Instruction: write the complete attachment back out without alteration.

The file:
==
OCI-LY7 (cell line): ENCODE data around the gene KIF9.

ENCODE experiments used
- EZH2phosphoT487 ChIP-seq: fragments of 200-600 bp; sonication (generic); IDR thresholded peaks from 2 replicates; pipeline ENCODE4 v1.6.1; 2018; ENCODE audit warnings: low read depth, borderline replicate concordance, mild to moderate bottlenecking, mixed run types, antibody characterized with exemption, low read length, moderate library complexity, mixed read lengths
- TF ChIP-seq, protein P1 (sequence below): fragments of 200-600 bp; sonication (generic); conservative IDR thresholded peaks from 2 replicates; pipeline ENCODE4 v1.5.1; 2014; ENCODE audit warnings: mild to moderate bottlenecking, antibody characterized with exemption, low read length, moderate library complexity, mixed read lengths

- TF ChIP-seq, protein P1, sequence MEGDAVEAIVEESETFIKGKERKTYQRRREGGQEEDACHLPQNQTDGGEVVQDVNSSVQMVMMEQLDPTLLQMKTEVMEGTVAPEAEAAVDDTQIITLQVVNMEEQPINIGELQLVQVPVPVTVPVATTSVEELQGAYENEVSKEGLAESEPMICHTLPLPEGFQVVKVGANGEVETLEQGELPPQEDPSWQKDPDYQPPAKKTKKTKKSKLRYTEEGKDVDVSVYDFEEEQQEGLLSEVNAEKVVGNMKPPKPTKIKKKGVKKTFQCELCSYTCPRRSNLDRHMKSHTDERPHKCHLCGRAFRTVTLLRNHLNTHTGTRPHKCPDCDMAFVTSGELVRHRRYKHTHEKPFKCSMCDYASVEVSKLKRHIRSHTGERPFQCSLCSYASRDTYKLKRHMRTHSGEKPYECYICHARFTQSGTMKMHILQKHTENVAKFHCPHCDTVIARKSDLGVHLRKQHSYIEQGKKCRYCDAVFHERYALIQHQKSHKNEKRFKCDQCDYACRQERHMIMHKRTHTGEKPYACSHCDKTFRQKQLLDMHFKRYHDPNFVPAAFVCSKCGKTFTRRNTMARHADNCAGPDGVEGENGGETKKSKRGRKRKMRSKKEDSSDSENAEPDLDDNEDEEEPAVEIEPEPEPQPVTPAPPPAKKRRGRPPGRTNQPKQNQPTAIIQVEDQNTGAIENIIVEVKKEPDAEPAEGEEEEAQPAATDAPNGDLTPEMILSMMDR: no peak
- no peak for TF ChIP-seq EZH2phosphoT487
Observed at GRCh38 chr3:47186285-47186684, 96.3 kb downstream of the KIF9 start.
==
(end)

OCI-LY7 (cell line): ENCODE data around the gene KIF9.

ENCODE experiments used
- EZH2phosphoT487 ChIP-seq: fragments of 200-600 bp; sonication (generic); IDR thresholded peaks from 2 replicates; pipeline ENCODE4 v1.6.1; 2018; ENCODE audit warnings: low read depth, borderline replicate concordance, mild to moderate bottlenecking, mixed run types, antibody characterized with exemption, low read length, moderate library complexity, mixed read lengths
- TF ChIP-seq, protein P1 (sequence below): fragments of 200-600 bp; sonication (generic); conservative IDR thresholded peaks from 2 replicates; pipeline ENCODE4 v1.5.1; 2014; ENCODE audit warnings: mild to moderate bottlenecking, antibody characterized with exemption, low read length, moderate library complexity, mixed read lengths

- TF ChIP-seq, protein P1, sequence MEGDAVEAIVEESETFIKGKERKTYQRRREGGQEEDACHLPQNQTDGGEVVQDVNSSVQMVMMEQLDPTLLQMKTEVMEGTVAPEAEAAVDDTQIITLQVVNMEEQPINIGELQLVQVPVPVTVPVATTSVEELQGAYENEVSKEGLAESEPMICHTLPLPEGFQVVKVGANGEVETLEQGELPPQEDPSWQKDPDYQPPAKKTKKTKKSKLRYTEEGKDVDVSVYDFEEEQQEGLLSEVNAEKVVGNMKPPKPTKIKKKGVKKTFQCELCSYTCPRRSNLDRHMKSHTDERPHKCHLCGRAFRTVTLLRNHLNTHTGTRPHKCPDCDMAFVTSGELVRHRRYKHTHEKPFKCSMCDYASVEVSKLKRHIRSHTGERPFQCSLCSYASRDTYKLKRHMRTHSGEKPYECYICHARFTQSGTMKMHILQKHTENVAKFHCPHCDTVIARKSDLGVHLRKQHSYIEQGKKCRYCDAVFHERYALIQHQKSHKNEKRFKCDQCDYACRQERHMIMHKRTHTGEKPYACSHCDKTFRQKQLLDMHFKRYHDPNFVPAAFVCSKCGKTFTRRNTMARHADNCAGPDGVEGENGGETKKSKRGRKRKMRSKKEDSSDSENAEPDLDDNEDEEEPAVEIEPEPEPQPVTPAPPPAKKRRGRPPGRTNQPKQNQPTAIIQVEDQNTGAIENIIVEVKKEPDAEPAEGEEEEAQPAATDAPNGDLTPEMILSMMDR: no peak
- no peak for TF ChIP-seq EZH2phosphoT487
Observed at GRCh38 chr3:47186285-47186684, 96.3 kb downstream of the KIF9 start.